Capital Ideas Newsletters


The Exodus

May/June 2014

Last year, a record 2,999 Americans gave up their citizenship or terminated their long term U.S. residency, according to new data from the U. S. Treasury Department. That was more than three times the number in 2012 and greater than the combined totals for 2011 and 2012.

These former U.S. citizens include Facebook billionaire Eduardo Saverin and pop star Tina Turner. Of course taxes have a lot to do with this “Exodus”, but where America seems to be headed also has a lot to do with it.

While the general consensus has been that Europe is on the mend, debt levels in the Eurozone have soared. Euro deficits as a whole have shrunk to 3% of GDP in 2013, down from 3.7% in 2012. Nonetheless, total debt in the Eurozone has risen to 92.6% of Eurozone GDP, well above the 60% target in the 1992 treaty that created the Euro.

The weakness in the U.S. and European economies (and their inability to pick up steam) means that lower interest rates are likely to be here for some time.

Another sign of weakness is that the home ownership rate in the U.S. fell to 64.8%, the lowest level since 1995. Additionally, a very weak first quarter 2014 GDP was reported to be 0.1%, the smallest increase since the fourth quarter of 2012- very weak.

As we go to press, the ten year U.S. Treasury note hit 2.45%, down from 3% at the beginning of 2014. While the press trumpets a rising stock market, the Dow is up a mere ½ of 1% this year, and the S&P Index is up 3.2% – hardly reason to celebrate. These advances have paled in comparison to the rally in bond prices.

This past March, as sanctions loomed, Russia sold a fifth of its U.S. treasury holdings totaling $25.8 billion, as the biggest net buyer, Belgium, purchased $40.2 billion. Belgium’s U.S. Treasury holdings have more than doubled in the past year to $381.4 billion, making it the third largest holder behind China and Japan.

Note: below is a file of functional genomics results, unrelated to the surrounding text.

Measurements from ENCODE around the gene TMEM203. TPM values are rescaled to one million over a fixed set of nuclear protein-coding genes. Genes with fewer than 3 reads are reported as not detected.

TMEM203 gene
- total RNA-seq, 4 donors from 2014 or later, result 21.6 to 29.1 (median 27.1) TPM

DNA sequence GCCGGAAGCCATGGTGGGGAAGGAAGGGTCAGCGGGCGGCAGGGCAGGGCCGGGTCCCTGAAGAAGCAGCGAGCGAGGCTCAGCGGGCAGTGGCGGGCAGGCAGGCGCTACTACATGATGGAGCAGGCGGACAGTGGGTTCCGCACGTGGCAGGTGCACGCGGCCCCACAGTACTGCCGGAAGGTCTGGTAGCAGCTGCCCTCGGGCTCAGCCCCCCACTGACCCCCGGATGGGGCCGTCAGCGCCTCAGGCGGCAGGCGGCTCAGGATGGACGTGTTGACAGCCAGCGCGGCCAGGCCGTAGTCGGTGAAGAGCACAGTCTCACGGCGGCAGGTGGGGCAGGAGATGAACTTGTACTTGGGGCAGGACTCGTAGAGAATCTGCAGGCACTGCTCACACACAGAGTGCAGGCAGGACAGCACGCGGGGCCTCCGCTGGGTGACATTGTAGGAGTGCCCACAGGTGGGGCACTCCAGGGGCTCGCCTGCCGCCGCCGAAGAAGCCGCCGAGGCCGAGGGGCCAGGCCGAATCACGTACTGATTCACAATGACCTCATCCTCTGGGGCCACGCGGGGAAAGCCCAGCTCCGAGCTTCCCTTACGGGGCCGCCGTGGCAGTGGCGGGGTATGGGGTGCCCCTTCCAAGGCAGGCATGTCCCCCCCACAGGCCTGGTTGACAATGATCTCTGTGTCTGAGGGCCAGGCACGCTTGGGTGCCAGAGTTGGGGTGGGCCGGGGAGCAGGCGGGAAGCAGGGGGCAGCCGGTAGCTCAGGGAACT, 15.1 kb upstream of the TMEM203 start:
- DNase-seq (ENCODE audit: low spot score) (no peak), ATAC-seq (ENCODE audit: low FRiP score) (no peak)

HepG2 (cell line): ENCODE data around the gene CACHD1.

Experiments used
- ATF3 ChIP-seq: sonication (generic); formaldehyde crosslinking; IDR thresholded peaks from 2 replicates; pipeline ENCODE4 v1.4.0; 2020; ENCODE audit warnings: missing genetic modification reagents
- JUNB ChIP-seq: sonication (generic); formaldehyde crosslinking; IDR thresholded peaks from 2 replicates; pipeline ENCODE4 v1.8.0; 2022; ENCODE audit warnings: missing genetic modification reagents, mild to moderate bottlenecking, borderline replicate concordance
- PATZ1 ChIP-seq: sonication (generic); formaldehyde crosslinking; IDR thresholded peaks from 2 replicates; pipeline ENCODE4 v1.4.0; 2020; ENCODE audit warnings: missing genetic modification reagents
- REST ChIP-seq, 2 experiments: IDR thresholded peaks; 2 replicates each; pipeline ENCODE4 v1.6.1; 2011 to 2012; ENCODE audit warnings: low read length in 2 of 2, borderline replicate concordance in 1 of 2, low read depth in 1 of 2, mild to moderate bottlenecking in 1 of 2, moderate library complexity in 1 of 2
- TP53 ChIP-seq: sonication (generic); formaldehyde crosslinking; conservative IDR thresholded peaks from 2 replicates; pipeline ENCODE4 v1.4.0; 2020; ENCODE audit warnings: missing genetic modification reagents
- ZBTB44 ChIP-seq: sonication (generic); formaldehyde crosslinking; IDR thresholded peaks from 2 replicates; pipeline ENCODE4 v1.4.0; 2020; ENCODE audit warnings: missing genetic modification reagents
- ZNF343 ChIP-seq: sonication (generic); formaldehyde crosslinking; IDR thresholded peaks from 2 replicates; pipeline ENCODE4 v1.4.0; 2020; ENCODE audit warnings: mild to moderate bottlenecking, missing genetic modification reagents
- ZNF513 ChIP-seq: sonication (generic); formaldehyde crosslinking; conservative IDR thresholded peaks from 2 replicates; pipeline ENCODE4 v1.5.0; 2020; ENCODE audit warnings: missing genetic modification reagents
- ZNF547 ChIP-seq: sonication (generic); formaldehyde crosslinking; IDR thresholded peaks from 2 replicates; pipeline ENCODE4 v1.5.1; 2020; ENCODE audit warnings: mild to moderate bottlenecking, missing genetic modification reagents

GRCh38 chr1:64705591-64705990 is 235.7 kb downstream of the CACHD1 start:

As the press discusses the stock market’s advance, as of May 1, the real value of the S&P 500, adjusted for inflation, is 11.2% below the 2000 peak. Fourteen years of no real return. Let me repeat that – fourteen years of no real return.

The Crimean stronghold has allowed Russia to take control of trillions of dollars of oil and gas reserves off its coast. This clearly hurts the geopolitical position of the U.S.

As the world turns, U.S. bank lending standards continue to be the strongest and President Obama’s administration pushes mortgages for those who cannot afford them. At the end of the day, the mountains of debt make low interest rates critical to keep the developed economies afloat. Where it ends is anyone’s guess.

Given this backdrop, innovation and technology have been critical pieces of providing economic buoyancy and the U.S. must maintain its lead in this area.

Bring back the money I say! Corporations have enormous cash overseas and will not bring these dollars home. President Obama should put incentives on the table to encourage that money to be invested at home.

Being nimble and patient will be rewarded in the coming months. Well diversified portfolios are important in maintaining balance through the volatility we expect over the summer.

John Maynard Keynes said, “Successful investing is anticipating the anticipations of others.”

We hope to be ahead of the herd in making your goals our passion.

As always,

Seymour W. Zises

P.S. For those of you who are not clients at this time, it would be my pleasure to sit down with you and discuss your current portfolio to see if we can bring some new ideas to light. I am reachable at 212-872-9610 and

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